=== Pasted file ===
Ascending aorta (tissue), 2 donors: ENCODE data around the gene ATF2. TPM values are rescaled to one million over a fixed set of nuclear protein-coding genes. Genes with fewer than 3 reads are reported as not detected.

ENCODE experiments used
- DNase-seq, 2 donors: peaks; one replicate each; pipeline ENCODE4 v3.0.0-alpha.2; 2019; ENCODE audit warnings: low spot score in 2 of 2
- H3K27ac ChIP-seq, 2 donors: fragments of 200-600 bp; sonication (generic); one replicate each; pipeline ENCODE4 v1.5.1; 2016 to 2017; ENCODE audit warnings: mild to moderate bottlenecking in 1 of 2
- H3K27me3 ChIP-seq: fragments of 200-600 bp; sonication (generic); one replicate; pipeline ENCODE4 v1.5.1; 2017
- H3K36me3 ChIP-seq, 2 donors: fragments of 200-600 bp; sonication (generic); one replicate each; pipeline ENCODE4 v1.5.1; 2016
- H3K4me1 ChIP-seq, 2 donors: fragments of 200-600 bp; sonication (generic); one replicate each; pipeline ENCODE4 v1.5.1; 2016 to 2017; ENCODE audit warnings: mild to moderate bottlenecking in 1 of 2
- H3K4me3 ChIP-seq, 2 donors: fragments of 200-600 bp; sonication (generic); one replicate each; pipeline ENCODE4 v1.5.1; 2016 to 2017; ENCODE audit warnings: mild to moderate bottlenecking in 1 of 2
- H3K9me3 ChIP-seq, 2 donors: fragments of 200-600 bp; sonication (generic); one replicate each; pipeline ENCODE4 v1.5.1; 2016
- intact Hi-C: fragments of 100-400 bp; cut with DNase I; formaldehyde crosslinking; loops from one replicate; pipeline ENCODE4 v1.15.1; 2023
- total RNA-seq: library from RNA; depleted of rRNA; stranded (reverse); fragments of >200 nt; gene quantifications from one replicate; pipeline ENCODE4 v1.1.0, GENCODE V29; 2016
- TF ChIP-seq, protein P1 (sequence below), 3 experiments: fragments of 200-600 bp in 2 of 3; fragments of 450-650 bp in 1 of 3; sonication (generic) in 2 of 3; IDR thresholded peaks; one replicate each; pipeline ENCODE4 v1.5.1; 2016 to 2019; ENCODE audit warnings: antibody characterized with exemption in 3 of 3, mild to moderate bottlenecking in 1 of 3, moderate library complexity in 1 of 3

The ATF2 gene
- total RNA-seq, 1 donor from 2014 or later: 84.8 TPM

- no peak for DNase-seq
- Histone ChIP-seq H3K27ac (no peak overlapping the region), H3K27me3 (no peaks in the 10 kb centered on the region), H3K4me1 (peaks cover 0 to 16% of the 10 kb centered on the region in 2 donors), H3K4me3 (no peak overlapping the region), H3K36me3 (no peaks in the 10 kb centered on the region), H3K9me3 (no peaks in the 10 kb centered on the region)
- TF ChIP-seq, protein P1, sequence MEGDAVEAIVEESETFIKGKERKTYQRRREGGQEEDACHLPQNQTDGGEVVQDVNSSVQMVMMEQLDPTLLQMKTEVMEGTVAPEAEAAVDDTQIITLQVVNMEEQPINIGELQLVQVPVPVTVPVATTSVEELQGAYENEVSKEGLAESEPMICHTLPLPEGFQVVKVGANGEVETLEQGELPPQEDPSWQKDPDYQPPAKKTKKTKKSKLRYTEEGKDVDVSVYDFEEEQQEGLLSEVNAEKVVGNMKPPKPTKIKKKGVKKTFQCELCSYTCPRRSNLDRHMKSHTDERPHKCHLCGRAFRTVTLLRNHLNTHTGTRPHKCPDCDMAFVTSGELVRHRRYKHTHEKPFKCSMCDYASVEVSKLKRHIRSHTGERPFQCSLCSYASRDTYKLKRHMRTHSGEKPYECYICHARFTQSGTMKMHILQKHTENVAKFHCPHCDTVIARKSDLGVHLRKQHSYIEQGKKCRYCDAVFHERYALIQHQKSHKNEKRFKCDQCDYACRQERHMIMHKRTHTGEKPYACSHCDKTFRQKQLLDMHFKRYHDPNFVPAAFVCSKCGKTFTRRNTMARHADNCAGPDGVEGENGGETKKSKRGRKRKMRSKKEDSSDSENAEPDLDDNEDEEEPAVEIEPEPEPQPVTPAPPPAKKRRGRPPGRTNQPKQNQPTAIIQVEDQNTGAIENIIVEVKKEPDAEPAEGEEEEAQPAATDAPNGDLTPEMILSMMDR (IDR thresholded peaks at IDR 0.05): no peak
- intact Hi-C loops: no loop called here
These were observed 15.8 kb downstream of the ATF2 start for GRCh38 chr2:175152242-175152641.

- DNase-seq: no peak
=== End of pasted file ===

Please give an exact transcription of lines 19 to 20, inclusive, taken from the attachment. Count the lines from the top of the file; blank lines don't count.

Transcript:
These were observed 15.8 kb downstream of the ATF2 start for GRCh38 chr2:175152242-175152641.

- DNase-seq: no peak